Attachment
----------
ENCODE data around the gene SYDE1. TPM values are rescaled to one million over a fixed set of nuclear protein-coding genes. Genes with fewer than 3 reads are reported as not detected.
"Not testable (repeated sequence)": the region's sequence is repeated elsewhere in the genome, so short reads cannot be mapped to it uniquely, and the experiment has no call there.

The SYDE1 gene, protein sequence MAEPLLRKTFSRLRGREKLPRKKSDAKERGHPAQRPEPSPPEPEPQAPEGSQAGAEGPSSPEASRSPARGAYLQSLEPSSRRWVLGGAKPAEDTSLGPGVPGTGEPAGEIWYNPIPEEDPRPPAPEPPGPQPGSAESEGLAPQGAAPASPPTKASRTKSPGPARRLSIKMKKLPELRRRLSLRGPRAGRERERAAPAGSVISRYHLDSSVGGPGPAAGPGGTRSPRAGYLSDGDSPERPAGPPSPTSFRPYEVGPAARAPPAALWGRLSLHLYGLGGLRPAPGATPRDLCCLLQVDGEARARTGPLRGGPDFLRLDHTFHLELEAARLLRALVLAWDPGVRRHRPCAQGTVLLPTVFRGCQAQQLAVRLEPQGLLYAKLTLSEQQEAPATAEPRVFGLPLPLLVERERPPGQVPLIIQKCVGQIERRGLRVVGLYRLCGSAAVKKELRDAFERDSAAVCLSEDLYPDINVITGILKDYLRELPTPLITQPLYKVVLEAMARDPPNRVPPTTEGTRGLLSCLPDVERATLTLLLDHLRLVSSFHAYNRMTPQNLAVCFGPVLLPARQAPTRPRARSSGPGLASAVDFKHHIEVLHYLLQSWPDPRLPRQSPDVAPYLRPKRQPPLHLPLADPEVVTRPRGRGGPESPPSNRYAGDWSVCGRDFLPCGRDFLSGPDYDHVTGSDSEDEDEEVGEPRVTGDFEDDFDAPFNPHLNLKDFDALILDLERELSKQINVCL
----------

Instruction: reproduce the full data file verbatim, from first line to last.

ENCODE data around the gene SYDE1. TPM values are rescaled to one million over a fixed set of nuclear protein-coding genes. Genes with fewer than 3 reads are reported as not detected.
"Not testable (repeated sequence)": the region's sequence is repeated elsewhere in the genome, so short reads cannot be mapped to it uniquely, and the experiment has no call there.

The SYDE1 gene, protein sequence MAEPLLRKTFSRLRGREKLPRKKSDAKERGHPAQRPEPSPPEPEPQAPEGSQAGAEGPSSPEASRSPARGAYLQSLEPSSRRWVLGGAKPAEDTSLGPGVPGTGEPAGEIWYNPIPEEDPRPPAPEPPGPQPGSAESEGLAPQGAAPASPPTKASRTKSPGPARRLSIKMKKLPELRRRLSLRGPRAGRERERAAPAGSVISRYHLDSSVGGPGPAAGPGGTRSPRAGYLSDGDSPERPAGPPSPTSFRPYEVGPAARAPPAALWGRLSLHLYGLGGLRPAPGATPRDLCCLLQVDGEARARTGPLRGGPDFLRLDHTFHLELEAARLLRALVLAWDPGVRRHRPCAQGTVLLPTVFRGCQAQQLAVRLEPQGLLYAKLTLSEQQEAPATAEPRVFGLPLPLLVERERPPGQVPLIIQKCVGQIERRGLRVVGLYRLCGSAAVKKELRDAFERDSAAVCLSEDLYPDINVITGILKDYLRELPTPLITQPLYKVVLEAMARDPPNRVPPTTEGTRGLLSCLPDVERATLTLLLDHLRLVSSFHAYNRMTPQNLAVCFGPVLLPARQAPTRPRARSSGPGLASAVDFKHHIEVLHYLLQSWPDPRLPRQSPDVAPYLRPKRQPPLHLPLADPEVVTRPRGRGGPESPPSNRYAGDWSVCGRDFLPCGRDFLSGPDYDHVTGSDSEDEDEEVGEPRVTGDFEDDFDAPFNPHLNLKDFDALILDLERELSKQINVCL